As to the NAACP, its former president, Benjamin Todd Jealous, was the keynote speaker at the pro-amnesty rally in Washington, D.C. last year. This is the same Jealous who admitted on "Meet the Press" that black Americans “are doing far worse” than when President Obama first took office.

It’s no wonder that Hispanics have taken the place of blacks as the most coveted — and politically respected — of all minority groups. While blacks are locked at the hip to the Democratic Party and are it’s most loyal voting block — for which they got nothing from Obama — Hispanics are willing to take a look at both sides and ask “what do we get in return”?

They can boast of two governors, both Republican; three U.S. Senators, two of whom are Republican and scores of state legislators many of whom are Republicans — and whom Hispanics respect. Blacks have only one Republican U.S. Senator — Tim Scott of South Carolina — whom black leaders disrespect at every opportunity.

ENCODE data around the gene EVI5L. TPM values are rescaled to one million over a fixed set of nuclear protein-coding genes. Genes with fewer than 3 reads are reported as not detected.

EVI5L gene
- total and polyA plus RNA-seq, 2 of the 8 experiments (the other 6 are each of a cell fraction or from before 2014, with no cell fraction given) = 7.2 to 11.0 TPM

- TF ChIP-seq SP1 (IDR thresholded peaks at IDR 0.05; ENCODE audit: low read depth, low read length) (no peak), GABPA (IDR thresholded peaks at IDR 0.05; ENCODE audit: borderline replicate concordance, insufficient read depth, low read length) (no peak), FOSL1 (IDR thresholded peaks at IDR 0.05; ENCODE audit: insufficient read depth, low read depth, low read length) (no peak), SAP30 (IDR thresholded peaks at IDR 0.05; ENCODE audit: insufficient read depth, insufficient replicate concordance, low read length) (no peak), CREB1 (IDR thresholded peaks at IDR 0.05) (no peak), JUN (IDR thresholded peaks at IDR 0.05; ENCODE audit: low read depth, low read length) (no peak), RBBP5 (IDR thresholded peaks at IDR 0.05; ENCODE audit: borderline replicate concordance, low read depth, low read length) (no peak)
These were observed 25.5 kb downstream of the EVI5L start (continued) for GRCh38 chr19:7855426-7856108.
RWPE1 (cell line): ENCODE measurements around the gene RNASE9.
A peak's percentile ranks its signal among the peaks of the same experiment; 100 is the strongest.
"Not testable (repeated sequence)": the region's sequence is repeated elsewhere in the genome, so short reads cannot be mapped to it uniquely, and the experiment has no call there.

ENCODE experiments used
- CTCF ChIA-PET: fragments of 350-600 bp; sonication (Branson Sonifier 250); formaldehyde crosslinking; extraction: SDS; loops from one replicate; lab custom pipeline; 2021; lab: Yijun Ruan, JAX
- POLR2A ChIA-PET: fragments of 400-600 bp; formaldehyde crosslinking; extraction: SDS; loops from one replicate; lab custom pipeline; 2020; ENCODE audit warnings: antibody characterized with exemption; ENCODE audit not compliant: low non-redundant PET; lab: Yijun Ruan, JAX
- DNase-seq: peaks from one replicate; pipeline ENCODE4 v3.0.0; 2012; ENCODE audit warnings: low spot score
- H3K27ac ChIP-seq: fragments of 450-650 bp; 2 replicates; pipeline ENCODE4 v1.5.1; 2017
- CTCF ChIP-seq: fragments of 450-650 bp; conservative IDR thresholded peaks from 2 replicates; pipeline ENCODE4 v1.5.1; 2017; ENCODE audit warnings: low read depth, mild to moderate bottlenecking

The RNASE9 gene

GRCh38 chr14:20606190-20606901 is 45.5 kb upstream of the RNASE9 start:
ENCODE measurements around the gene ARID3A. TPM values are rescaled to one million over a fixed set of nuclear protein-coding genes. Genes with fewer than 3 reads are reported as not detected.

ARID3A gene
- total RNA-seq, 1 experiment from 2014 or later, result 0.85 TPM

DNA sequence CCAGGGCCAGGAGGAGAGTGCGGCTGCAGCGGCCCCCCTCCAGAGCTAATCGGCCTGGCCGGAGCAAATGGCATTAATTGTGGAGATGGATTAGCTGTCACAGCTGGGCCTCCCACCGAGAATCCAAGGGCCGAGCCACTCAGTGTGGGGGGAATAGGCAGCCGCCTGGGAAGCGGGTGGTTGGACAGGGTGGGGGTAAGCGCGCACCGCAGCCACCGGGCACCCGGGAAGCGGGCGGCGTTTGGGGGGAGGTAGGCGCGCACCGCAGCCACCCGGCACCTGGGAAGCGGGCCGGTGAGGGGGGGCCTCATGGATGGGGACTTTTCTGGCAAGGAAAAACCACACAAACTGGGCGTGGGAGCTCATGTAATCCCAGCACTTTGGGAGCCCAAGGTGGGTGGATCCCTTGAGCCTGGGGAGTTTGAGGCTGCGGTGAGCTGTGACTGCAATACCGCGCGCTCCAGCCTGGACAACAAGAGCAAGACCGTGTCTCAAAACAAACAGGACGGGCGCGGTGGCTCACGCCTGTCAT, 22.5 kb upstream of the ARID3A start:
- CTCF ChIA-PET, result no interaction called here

So it is understandable that Hispanics are more politically valued than blacks — even by the black president — just look at which constituencies he caters to!

The caucus, NAACP and others in the black Democratic liberal establishment will not heed the warnings of Fair, Douglas, Commissioner Kirsanow and others and look out for their constituents’ interests.

To again quote Ms. Dickinson: “If black Americans are willing to continue to support the president to their own detriment, their psychosis is worse than I thought.”

Clarence V. McKee is president of McKee Communications, Inc., a government, political, and media relations consulting firm in Florida. He held several positions in the Reagan administration as well as in the Reagan presidential campaigns and has appeared on many national and local media outlets. Read more reports from Clarence V. McKee —
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Which is more likely to help an ex-convict or recovering addict get hired at an entry-level job and start the climb back to a decent life — amnesty and more immigration, or enforcement and less immigration?
Wednesday, 23 July 2014 12:48 PM